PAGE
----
Mahim's L.J. Road and the history behind it

Mahim's L.J. Road and the history behind it

In this chaotic city, we often ignore minute details which stare right back at us on daily basis. At very few instances do we actually stop and stare for a while and let the little grey cells do a bit of work by digging into our most favourite subject in school; HISTORY! Those minute details could be associated with iconic statues, buildings, memorial plaques or just a “chai ki tapri” which has been refreshing souls for years but you never cared for its origin. Such an ignorance is common and kind of acceptable as it's not practically possible to magnify historical details about everything around. This could happen with the roads we use to commute.

Today we’re targeting one such specific road in Mahim and giving you a brief narration of the iconic ‘L.J. Road’ and taking you back in time.

The person behind ‘Lady Jamshetjee Road’ aka L.J. Road

This road which connects Mahim causeway to the “queen of the suburbs”, Bandra, is named in honour of ‘Avabai Jamsetjee Jeejeebhoy’, a philanthropic lady who funded the construction of Mahim Causeway. She was born the daughter of Framji Batlivala, a Parsi merchant of modest means who carried out a trade in bottles in the Fort area of downtown Mumbai (Bombay). The family belonged to the Parsi community. As per Indian custom of that era, Avabai was wed at age 10 to the 20-year-old Jamsetjee, who had lost both his parents at a young age and was then venturing his first foray into commerce under the tutelage of Avabai's father. Jamshetjee was Avabai's first cousin, being the son of Framji's sister Jeevibai. The couple enjoyed a marriage of great felicity and were the parents of seven sons and three daughters; however, four sons and two daughters succumbed to the dangers that plagued infancy in the 19th century.

Her husband, ‘Sir Jamsetjee Jeejeebhoy’, a baronet awarded by the British crown.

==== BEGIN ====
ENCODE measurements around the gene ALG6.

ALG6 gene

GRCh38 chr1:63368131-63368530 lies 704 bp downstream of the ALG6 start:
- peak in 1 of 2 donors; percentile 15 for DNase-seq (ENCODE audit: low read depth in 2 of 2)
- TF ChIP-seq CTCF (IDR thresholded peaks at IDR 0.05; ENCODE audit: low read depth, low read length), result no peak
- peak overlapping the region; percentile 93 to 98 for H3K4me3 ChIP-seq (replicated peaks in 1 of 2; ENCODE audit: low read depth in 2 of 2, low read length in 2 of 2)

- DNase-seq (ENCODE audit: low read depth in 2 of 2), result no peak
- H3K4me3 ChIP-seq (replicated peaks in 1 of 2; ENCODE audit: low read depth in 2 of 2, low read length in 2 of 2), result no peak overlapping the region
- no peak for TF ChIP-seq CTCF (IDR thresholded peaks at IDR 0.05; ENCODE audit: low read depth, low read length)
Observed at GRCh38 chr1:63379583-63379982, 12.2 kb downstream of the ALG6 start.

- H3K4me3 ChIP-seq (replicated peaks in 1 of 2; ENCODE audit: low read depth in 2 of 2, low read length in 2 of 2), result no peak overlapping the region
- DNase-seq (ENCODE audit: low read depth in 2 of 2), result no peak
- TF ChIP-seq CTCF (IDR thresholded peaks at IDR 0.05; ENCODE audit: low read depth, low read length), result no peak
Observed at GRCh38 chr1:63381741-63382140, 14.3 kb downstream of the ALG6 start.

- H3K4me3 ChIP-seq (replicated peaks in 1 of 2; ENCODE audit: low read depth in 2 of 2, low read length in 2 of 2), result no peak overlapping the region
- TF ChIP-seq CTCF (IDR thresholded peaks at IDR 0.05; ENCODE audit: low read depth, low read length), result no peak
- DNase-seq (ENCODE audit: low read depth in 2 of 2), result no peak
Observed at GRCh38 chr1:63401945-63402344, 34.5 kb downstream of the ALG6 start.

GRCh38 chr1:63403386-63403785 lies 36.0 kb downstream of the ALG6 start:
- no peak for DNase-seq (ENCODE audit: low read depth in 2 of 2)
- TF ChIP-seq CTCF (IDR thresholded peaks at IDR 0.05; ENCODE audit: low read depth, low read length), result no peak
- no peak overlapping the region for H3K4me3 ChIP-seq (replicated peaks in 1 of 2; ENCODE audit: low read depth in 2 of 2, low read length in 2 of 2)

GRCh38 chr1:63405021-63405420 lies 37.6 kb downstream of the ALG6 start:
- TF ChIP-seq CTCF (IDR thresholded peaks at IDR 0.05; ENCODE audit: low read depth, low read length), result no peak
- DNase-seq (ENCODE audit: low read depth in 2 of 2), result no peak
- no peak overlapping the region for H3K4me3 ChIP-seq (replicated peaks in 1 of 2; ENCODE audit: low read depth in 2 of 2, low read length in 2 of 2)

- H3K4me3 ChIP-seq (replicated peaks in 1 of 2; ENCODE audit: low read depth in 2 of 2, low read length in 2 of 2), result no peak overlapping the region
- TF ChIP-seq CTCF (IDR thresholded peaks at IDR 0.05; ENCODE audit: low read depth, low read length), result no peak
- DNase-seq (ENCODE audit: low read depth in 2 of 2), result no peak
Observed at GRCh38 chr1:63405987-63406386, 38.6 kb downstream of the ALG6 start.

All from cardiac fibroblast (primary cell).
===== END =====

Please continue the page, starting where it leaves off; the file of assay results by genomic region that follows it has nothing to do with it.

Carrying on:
Why was L.J. Road constructed?

Before 1845, there was no connection by land between the present-day Mahim and Bandra; people had to be ferried across the Mahim Creek.
This was dangerous during the monsoons as the seas around Mumbai are extremely rough. People sometimes lost their lives merely in crossing Mahim and Bandra on the ferries. The passage of carriages and other land conveyances was impossible.

Lady Jamsetjee perhaps by personal experience knew the importance to local residents of building the causeway and decided to take a progressive step. She arranged with the government to have the causeway constructed by them at her expense. She stipulated that given the circumstances of the causeway's construction, no toll should ever be charged by the government for its use.

Landmarks on L.J. Road

1) St Michael’s Church, Mahim

2) The Mahim Dargah

3) Sitladevi Temple, Mahim

4) Citylight market

5) Shiv Sena Bhavan, Dadar

Today, this road is really busy and used by lakhs of commuters every day. One sad sight which we noticed was a stone plaque remembering Lady Jamsetjee was not maintained at its optimal best. 

So, let's take a moment and appreciate the lady behind L.J. Road, who made a huge contribution to Mumbai. 

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